Given the profit-driven, consumer-oriented economy of the United States, American television networks ultimately desire to attract the largest audience possible for each of their shows in order to reach a significant mass of consumers for the advertisers to which the networks are beholden. The networks' traditional strategy for garnering a mass audience during prime time has been producing and programming series that appeal to family members with a shared viewing experience. Yet, with the increased penetration of cable and satellite delivery systems and the rise of new networks since the 1980s, the family audience has become too fragmented to sustain conventional broadcasting strategies. Instead, television programmers have turned to narrowcasting to appeal to smaller segments of the population categorized by demographic traits, such as sex and race. As John T. Caldwell notes, however, narrowcasting is a strategy dependent not just on smaller demographic segments, but also on the buying power of viewers within those groups: "Broadcasters began to value smaller audiences if the income-earning potential and purchasing power of those audiences were high enough to offset their limited numbers." Though extremely popular in the 1980s and early 1990s, narrowcasting ultimately was not the best answer to the problem posed by the fragmented TV audience. As Caldwell argues, "Audience growth was limited by narrowcast boundaries, which meant that advertisers and programmers had to find better ways to build distinctive audiences." One of those strategies has been the creation of what Jim Collins calls a "coalition audience," whereby TV programmers develop series with "interlocking appeals" that are attractive to several different demographic segments. The building of coalition audiences does not require doing away with narrowcasting strategies, but rather reconfiguring such an approach to produce the results generated by broadcasting. For example, instead of scrapping the traditional broadcasting goal of reaching a mass audience, the WB attempted to create a large coalition audience out of several smaller population segments, such as pre-teens and young adults. At the same time, the WB created this coalition by narrowcasting not to individuals who share demographic traits, but to those with a similar cultural sensibility: youthfulness.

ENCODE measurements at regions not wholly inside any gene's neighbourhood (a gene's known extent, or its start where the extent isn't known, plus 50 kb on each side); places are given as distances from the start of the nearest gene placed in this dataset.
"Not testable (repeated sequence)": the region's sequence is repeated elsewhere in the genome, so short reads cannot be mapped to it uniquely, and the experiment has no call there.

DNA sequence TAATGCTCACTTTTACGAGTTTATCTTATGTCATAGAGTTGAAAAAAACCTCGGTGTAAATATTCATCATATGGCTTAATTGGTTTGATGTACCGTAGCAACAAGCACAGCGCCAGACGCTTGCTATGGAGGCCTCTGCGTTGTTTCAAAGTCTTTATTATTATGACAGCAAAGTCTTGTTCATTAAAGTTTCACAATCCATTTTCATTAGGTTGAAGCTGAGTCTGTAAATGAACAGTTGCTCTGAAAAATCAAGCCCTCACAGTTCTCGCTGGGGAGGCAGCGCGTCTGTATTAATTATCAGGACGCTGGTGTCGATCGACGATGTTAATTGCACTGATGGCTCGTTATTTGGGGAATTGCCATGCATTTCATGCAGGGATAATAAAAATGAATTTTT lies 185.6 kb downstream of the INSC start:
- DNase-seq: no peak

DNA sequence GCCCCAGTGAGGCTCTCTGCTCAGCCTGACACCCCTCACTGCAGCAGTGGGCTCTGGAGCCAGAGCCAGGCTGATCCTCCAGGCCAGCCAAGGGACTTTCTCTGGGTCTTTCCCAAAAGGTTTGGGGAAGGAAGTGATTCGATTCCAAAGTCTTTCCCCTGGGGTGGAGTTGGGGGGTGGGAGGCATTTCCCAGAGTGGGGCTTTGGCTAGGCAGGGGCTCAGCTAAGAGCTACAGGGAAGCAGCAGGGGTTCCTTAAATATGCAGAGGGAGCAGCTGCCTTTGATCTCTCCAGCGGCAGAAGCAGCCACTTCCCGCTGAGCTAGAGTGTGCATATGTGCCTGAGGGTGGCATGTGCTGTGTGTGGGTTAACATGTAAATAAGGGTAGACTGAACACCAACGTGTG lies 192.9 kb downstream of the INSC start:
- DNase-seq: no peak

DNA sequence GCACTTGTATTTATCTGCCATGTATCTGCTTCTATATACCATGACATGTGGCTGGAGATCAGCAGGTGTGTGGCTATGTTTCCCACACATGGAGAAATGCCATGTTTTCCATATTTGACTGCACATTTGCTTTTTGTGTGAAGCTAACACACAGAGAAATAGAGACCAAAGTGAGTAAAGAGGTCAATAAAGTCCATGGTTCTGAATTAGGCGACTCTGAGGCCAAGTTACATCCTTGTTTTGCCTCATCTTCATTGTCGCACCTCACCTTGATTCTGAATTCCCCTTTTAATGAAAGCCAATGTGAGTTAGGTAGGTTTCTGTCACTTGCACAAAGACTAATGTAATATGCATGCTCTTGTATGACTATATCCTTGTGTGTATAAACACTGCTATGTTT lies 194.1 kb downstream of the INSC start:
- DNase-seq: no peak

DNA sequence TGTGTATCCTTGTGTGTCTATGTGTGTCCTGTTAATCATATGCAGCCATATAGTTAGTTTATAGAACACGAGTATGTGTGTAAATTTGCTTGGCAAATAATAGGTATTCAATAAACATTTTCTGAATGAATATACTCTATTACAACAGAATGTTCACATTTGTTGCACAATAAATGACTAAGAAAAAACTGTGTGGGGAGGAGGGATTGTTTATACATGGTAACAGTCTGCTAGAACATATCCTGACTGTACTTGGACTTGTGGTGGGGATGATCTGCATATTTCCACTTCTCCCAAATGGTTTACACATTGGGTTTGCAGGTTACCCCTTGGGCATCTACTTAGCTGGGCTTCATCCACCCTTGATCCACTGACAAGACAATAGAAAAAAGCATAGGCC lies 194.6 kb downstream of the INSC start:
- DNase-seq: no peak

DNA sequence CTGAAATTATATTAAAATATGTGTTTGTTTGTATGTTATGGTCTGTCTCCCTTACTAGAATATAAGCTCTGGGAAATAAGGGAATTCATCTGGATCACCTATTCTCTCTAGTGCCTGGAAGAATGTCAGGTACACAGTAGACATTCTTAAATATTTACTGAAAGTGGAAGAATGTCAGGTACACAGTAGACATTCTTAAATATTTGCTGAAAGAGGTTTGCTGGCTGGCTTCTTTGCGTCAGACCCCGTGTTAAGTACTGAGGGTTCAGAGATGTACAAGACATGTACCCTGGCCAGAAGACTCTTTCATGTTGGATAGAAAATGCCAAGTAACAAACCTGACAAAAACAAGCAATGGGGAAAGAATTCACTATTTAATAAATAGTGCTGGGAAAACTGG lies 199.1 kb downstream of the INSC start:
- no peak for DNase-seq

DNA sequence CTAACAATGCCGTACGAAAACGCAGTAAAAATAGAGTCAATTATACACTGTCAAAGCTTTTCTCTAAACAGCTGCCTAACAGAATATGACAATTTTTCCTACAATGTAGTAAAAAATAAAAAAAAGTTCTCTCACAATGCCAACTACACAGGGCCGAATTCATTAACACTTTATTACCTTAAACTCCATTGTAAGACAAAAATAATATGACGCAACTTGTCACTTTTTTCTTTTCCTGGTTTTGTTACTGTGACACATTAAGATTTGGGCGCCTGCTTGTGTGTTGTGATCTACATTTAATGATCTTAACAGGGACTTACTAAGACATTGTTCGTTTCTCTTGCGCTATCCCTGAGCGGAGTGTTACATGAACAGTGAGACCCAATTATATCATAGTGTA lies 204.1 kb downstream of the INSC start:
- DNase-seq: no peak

A highly unusual development in American broadcasting, the WB's construction of a youthful coalition audience is not new when it is considered within the broader context of the global TV market. For example, in an article about British television in the 1980s, Simon Frith notes that programmers of that period tried

to devise a form of youth programming that could float quite free of any structural base. In this model "youth" became a category constructed by TV itself, with no other referent: those people of whatever age or circumstance who watched "youth" programmes became youth...." "Youth," in this account, no longer described a particular type of viewer, who is attracted to a particular type of programme but, rather, describes an attitude, a particular type of viewing behavior.